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Mycenaean Imports Early in Jerusalem’s History

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Newsletter

Don’t get our newsletter? No problem! We send out a newsletter about our project every three or four months (no spamming I promise) with updates about our research, special artifacts, conferences, and other events. It is really interesting, and you can subscribe to be on our list HERE. Below is an extended version of our “Finds from the Lab” feature from the July issue of our newsletter.

Imports

It is amazing how sometimes it only takes three or four small pieces of broken pottery to alter our archaeological knowledge and previous assumptions. We have three pieces of imported pottery from the Late Bronze Age (LB) – the 14th century BCE. Two are Mycenaean, from Greece (see below) and one is Cypriot. This tells us that there was at least some trading activity during that time period in Jerusalem.

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Late Bronze Age Imported Mycenaean (Greek) Pottery

The Late Bronze Age, associated with pre-Israelite Canaanite culture and settlement, is archaeologically elusive in Jerusalem, and demonstrates that archaeological finds do not always reflect the historical reality. In other words, since there are no destruction layers or dramatic changes from this time period in Jerusalem, the archaeological material from the Late Bronze Age is pretty sparse.

However, lack of evidence is not evidence in and of itself. Despite the lack of physical evidence from the Late Bronze Age, we know from historical documents like the Amarna letters and a cuneiform tablet found in the ‘Ophel Excavation that Jerusalem was indeed a city with a king, a palace, and an advanced society.

Imported pottery in general indicates advanced trade routes and an advanced economy, which was common in cities, among other things.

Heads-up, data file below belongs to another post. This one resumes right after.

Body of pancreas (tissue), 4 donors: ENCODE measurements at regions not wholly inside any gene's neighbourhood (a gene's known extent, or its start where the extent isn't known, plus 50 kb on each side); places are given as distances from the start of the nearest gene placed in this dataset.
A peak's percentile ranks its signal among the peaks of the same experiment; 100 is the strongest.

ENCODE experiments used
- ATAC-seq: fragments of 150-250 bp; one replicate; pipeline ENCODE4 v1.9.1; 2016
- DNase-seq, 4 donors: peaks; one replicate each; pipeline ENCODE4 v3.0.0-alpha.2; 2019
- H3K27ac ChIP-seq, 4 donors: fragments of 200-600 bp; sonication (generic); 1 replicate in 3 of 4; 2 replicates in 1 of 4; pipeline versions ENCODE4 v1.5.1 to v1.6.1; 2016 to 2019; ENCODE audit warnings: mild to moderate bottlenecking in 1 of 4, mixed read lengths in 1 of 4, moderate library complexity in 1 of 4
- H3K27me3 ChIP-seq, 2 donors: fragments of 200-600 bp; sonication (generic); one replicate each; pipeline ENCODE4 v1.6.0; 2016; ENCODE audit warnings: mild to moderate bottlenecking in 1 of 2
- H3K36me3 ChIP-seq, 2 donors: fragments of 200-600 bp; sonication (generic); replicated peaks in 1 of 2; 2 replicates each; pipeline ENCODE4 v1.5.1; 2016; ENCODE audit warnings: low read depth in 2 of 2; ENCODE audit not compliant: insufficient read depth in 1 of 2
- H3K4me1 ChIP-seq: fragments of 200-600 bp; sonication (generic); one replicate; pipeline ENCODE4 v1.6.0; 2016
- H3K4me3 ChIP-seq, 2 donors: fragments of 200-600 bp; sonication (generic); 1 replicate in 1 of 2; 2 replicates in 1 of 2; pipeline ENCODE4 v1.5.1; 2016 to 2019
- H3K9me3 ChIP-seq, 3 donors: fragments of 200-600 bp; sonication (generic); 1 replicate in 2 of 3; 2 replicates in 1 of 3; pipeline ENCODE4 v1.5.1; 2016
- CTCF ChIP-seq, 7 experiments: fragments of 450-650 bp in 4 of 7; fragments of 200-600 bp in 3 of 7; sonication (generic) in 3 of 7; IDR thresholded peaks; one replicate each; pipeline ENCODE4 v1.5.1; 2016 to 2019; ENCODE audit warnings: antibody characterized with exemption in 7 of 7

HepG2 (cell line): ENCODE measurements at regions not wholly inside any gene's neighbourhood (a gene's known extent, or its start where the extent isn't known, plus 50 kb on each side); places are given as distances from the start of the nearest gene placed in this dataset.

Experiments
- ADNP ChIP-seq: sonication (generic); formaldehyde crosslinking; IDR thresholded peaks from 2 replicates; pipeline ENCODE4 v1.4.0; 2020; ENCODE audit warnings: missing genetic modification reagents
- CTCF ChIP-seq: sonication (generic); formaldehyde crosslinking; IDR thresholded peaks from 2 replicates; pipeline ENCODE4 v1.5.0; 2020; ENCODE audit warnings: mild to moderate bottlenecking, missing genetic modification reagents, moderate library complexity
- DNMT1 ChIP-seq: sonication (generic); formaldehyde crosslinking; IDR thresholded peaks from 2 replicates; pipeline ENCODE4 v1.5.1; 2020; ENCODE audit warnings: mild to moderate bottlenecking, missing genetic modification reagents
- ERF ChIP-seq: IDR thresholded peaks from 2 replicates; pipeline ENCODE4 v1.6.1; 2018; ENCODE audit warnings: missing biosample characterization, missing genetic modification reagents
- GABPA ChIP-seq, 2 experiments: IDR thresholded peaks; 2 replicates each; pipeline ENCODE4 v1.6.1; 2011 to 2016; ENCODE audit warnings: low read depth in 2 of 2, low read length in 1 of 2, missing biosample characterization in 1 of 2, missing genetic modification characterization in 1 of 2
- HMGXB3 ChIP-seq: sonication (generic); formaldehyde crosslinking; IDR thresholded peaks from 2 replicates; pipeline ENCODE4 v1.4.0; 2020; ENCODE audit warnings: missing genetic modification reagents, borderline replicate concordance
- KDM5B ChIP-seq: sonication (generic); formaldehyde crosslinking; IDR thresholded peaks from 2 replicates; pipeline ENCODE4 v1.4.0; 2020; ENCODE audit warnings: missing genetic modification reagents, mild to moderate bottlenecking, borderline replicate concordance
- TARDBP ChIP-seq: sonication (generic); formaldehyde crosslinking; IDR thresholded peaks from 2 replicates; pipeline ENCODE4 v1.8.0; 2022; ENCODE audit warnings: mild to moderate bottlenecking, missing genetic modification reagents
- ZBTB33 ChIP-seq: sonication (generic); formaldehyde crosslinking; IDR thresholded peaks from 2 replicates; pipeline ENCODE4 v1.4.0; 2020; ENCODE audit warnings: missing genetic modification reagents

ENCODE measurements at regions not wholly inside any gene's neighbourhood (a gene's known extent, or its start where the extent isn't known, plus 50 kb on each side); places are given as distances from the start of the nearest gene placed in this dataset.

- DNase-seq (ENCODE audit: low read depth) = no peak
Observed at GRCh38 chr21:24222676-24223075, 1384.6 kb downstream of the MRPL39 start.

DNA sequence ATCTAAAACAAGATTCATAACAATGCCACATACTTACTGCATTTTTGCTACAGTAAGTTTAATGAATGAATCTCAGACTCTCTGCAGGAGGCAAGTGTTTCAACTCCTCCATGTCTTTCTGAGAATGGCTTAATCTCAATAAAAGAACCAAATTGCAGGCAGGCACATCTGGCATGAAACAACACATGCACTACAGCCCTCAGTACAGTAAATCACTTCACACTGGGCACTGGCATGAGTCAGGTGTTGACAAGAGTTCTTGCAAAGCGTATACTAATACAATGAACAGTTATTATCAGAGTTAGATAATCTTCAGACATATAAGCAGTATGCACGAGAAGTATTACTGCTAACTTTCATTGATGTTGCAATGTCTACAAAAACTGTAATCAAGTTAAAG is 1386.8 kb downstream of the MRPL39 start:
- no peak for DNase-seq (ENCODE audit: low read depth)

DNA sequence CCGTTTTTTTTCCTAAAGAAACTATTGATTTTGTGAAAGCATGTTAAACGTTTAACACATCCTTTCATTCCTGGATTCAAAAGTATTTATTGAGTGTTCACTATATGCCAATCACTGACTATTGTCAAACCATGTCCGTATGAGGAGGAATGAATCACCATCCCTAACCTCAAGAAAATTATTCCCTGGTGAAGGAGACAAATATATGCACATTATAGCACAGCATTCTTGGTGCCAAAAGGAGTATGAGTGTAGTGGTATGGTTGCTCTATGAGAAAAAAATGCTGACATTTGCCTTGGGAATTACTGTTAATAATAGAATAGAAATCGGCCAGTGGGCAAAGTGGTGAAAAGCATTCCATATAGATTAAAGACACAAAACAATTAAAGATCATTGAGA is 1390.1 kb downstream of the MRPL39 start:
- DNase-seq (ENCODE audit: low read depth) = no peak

Very little imported Late Bronze Age pottery was found during previous excavations in ancient Jerusalem and most of what has been researched and published originates from mixed contexts. Significant quantities of such vessels were found only within a couple of tombs outside of the city. The first was on the Mount of Olives (Dominus Flevit), and the second in the Nachalat Aḥim neighborhood (about 4 km North-West of the City of David). The relation of these tombs to the city of Jerusalem remains unclear.

Because there is so little evidence of imported pottery or of a “city” in Jerusalem, every tiny pottery sherd that we find is important. Therefore, our three pieces contribute to the study of Bronze Age Jerusalem and further substantiate the written historical record.

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Indicative Late Bronze Age Canaanite bowl

Other Finds

Our project has also discovered a small amount of local Canaanite pottery from the Late Bronze Age. It is often difficult to differentiate between Late Bronze and Early Iron Age (Israelite Settlement period) local ware because some of the Late Bronze traditions continued into the Iron I in style and morphology (especially among cooking pots). Our project has also recovered scarabs, a possible fragment of an Egyptian statue, and an amulet naming Thutmose III, which all constitute evidence for Egyptian influence in the Late Bronze Age.

The contrast between the lack of archaeological material from this period and the written account in the Amarna letters led Tel-Aviv University historian, Professor Nadav Na’aman, to claim that the archaeological evidence does not always aptly reflect the intensity or size of any given site, and that archaeology should be complemented by additional textual sources (Check out the article HERE). This helped refute the theory advocated by Professor Israel Finkelstein and others that the United Monarchy of Kings David and Solomon was insignificant.

As a result, Finkelstein and others promoted a new theory that was meant to respond to Na’aman’s claim, and suggested that Jerusalem’s Late Bronze Age remains have not been discovered because they lie under today’s Temple Mount, which cannot be excavated. They suggested that the Temple Mount is the location of Jerusalem’s ancient Tell, and was the center of the Bronze Age city. This would mean that, as Na’aman said, “the most important area for investigation…remains terra incognita“. Consequently, the Bronze Age artifacts from our sifting project take on even more significance and importance.

The Sifting Project has recovered a massive amount of pottery and other artifacts dating from the Iron age IIA until modern times, truly validating our historical knowledge about the main periods of occupation on the Temple Mount. Yet even with the large amounts of pottery recovered in our project, the Bronze Age artifacts (pre-Iron IIA) take up only 0.5% of the total amount of artifacts found by the project. The percentage is much greater in the City of David area.

Eastern Slope of the Temple Mount